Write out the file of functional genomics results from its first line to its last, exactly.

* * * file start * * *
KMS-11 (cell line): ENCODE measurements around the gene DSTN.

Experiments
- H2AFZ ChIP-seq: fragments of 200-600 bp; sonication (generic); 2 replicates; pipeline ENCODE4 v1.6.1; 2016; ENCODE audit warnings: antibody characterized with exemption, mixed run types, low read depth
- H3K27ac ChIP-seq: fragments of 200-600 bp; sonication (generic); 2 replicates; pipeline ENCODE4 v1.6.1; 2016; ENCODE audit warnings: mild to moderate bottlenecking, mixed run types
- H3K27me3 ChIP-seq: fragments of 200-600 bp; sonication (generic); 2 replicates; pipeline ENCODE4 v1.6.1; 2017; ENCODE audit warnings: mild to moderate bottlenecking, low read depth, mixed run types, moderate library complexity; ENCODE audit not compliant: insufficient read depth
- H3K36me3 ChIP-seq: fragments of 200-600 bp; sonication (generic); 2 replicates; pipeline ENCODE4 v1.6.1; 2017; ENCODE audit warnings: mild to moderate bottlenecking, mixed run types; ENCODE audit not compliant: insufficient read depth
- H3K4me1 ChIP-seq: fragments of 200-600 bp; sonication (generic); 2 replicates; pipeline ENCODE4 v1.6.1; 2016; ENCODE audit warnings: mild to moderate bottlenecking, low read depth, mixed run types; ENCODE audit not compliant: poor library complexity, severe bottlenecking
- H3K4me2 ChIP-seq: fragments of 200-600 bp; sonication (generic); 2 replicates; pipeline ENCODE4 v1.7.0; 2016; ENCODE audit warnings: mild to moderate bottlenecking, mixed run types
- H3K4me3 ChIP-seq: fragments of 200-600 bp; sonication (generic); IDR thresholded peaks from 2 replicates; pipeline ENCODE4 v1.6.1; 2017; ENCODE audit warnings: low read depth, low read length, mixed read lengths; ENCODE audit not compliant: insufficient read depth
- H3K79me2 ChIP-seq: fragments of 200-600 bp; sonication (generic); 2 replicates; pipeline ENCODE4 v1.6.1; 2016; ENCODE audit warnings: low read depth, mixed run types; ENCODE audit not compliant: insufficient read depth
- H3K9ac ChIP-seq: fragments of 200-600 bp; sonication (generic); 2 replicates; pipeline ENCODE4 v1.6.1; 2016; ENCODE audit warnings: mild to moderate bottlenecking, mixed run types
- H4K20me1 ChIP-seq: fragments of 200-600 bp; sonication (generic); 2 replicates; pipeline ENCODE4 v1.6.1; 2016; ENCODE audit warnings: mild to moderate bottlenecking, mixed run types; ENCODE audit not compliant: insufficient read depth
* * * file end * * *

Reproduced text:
KMS-11 (cell line): ENCODE measurements around the gene DSTN.

Experiments
- H2AFZ ChIP-seq: fragments of 200-600 bp; sonication (generic); 2 replicates; pipeline ENCODE4 v1.6.1; 2016; ENCODE audit warnings: antibody characterized with exemption, mixed run types, low read depth
- H3K27ac ChIP-seq: fragments of 200-600 bp; sonication (generic); 2 replicates; pipeline ENCODE4 v1.6.1; 2016; ENCODE audit warnings: mild to moderate bottlenecking, mixed run types
- H3K27me3 ChIP-seq: fragments of 200-600 bp; sonication (generic); 2 replicates; pipeline ENCODE4 v1.6.1; 2017; ENCODE audit warnings: mild to moderate bottlenecking, low read depth, mixed run types, moderate library complexity; ENCODE audit not compliant: insufficient read depth
- H3K36me3 ChIP-seq: fragments of 200-600 bp; sonication (generic); 2 replicates; pipeline ENCODE4 v1.6.1; 2017; ENCODE audit warnings: mild to moderate bottlenecking, mixed run types; ENCODE audit not compliant: insufficient read depth
- H3K4me1 ChIP-seq: fragments of 200-600 bp; sonication (generic); 2 replicates; pipeline ENCODE4 v1.6.1; 2016; ENCODE audit warnings: mild to moderate bottlenecking, low read depth, mixed run types; ENCODE audit not compliant: poor library complexity, severe bottlenecking
- H3K4me2 ChIP-seq: fragments of 200-600 bp; sonication (generic); 2 replicates; pipeline ENCODE4 v1.7.0; 2016; ENCODE audit warnings: mild to moderate bottlenecking, mixed run types
- H3K4me3 ChIP-seq: fragments of 200-600 bp; sonication (generic); IDR thresholded peaks from 2 replicates; pipeline ENCODE4 v1.6.1; 2017; ENCODE audit warnings: low read depth, low read length, mixed read lengths; ENCODE audit not compliant: insufficient read depth
- H3K79me2 ChIP-seq: fragments of 200-600 bp; sonication (generic); 2 replicates; pipeline ENCODE4 v1.6.1; 2016; ENCODE audit warnings: low read depth, mixed run types; ENCODE audit not compliant: insufficient read depth
- H3K9ac ChIP-seq: fragments of 200-600 bp; sonication (generic); 2 replicates; pipeline ENCODE4 v1.6.1; 2016; ENCODE audit warnings: mild to moderate bottlenecking, mixed run types
- H4K20me1 ChIP-seq: fragments of 200-600 bp; sonication (generic); 2 replicates; pipeline ENCODE4 v1.6.1; 2016; ENCODE audit warnings: mild to moderate bottlenecking, mixed run types; ENCODE audit not compliant: insufficient read depth